UN Women

Individual Consultant (Copy-edit, Design and Layout of Violence Against Women and Women's Access to Justice Documents)

UN Women

Job Description

  Grounded in the vision of equality enshrined in the Charter of the United Nations, UN Women works for the elimination of discrimination against women and girls; the empowerment of women; and the achievement of equality between women and men as partners and beneficiaries of development, human rights, Humanitarian Action and peace and security. Placing women’s rights at the centre of all its efforts, UN Women leads and coordinates United Nations System efforts to ensure that commitments on gender equality and gender mainstreaming translate into action throughout the world. It provides strong and coherent leadership in support of Member States’ priorities and efforts, building effective partnerships with civil society and other relevant actors. UN Women recognizes ‘knowledge management’ as a key strategy to identify and document processes, impact and lessons learned. To this effect, the EVAW section at UN Women Uganda has developed a number of key documents that require the Design and lay out before publication and dissemination. UN Women therefore would like to hire the services of a Senior Professional Copy Editor and Designer to support in these tasks.
Duties and Responsibilities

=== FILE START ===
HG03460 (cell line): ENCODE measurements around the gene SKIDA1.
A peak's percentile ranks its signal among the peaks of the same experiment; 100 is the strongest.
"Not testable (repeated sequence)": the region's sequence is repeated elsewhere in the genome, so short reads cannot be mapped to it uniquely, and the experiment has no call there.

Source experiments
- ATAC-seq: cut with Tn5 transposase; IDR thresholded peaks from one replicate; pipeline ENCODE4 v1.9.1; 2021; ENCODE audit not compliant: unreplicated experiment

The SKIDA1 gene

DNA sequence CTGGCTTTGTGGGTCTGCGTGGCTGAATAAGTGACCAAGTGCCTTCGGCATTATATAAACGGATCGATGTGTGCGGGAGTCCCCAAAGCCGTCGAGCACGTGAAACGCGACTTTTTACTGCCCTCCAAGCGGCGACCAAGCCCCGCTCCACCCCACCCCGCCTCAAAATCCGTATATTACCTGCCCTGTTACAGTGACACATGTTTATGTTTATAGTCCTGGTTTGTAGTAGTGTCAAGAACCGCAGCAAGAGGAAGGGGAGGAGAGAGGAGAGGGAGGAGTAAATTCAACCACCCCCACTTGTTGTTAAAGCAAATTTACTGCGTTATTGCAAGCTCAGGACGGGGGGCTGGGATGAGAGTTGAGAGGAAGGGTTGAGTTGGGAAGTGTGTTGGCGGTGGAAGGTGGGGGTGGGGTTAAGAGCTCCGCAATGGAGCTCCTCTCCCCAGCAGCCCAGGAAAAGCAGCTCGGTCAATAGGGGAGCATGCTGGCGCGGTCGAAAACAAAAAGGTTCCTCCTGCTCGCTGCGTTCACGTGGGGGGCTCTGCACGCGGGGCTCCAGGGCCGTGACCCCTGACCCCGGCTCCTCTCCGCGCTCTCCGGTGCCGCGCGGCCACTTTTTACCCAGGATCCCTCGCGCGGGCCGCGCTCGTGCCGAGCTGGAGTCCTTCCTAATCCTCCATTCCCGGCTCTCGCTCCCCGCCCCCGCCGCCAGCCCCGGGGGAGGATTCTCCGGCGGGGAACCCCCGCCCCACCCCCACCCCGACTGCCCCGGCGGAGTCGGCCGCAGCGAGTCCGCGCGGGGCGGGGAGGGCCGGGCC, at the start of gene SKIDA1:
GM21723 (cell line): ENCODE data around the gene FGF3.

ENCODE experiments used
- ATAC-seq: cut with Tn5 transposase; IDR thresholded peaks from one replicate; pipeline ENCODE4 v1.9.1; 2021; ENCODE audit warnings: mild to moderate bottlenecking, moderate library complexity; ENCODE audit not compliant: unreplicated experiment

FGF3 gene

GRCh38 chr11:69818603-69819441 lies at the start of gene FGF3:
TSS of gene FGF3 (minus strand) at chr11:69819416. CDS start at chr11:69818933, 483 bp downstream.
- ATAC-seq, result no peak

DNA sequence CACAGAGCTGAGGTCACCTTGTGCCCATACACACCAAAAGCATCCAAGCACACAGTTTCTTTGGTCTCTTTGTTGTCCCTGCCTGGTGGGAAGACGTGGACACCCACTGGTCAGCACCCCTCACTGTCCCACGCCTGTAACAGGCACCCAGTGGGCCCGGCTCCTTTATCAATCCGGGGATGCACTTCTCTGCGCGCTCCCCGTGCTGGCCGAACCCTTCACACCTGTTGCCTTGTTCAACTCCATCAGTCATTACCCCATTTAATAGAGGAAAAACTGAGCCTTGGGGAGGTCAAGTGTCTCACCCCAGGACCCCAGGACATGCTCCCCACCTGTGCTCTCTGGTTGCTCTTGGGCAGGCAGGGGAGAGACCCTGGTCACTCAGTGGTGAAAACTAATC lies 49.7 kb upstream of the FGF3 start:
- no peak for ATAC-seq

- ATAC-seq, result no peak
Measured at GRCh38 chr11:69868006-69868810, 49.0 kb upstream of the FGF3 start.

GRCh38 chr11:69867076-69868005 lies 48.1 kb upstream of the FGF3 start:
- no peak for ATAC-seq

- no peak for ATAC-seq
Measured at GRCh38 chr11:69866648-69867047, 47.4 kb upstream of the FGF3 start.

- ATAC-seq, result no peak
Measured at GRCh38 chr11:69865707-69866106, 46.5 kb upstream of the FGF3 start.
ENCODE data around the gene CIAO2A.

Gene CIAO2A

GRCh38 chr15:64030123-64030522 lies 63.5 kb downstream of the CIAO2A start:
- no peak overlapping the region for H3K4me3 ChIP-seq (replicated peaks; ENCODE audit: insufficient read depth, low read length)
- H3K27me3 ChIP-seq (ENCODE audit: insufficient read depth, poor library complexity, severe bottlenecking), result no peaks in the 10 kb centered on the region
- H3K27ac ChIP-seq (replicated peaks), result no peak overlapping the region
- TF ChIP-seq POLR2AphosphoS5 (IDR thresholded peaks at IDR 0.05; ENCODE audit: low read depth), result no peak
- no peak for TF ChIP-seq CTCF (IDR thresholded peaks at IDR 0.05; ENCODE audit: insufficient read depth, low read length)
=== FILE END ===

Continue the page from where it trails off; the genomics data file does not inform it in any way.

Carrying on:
Under the overall supervision and guidance of the Programme Management Specialist, EVAW, the Consultant will be responsible for copy- editing, designing and laying out the following documents; 1.The Karimojong Cultural Principles - (26 Pages). This document presents an Analysis of the Karimojong cultural principles and identifies ways in which the Karimojong culture is in or out of tandem with the constitution of Uganda, the laws of Uganda and other human rights instruments. 2.‘Mediation Guidelines for Cultural Leaders & Community Legal Volunteers in the Karamoja Region.’ (27 pages). This Mediation guidelines were developed and designed to provide basic understanding of mediation principles as well as information and guidance to cultural leaders and community legal volunteers on how to conduct survivor centered and trauma informed mediation in line with national and International Human Rights standards. 3.‘Acholi Case Management Book’ (41 pages). This book was developed by FIDA Uganda, with support from UN Women to support the Administration of traditional Justice in Acholi. The book promotes gender justice and the equitable treatment of women and girls among the Acholi people. The handbook was recently updated to align to new legal and policy context. 4. “Acholi Principles on Gender Relations, 2020.’ (23 pages). These Principles were developed to bring them in tandem with the 1995 Constitution of the Republic of Uganda as amended, the Laws of Uganda, the regional and International laws to which Uganda is signatory. 5.SASA! Baseline Study Report (134 pages). This report presents findings from a rapid SASA! baseline assessment of the EU Spotlight Initiative to Eliminate Violence Against Women and Girls (VAWG), Harmful Practices (HP) and Sexual Reproductive Health Rights (SRHR) and the Joint Programme on Gender Based Violence project in Uganda funded by the Embassy of Sweden. The purpose of the rapid baseline assessment survey was to provide baseline indicator data on the key target program outcomes in the six program districts of Amudat, Kasese, Tororo, Moroto, Kaberamaido, and Pader. The survey collected baseline data on existing knowledge, attitudes and social norms including on VAWG, HP (particularly child marriage and female genital mutilation) and SRHR prior to the commencement of the intervention. 6.Gender Based Violence Training Manual for Judicial Officers (147 Pages). This manual provides a comprehensive training program on Gender-Based Violence (GBV) for judicial officers. The training not only includes detailed analysis of the range of laws that criminalise gender-based violence acts and their application in Uganda, but also provides sensitisation on the nature, root causes and consequences of GBV and highlights ways in which Judicial Officers can take action to improve their own attitudes and practices in response to the particular barriers, challenges and needs of victims. It is designed to complement and sit alongside the Gender Bench Book on Women’s Access to Justice. 7. DVA Implementation Assessment Report (83 Pages). This study sought to understand the status of the justice sector’s implementation of the 2010 Domestic Violence Act (‘DVA’) and its Regulations almost a decade after its passage. The goal was to determine the status, gaps, and performance of each institution (excluding medical practitioners) across the entire sector in implementing the DVA and reducing the prevalence of domestic violence in Uganda. 8. A Cross-sectoral Handbook for Victim-Centred Investigation, Prosecution, and Adjudication (175 Pages). This Handbook is a cross-sectoral document that guides the investigation and prosecution of Gender-based Violence (GBV) crimes in Uganda from a victim-centred, trauma informed perspective. It will be a useful practical reference tool for an array of stakeholders, including healthcare workers, police, prosecutors, members of the Uganda People’s Defense Force (UPDF), and judges while handling GBV cases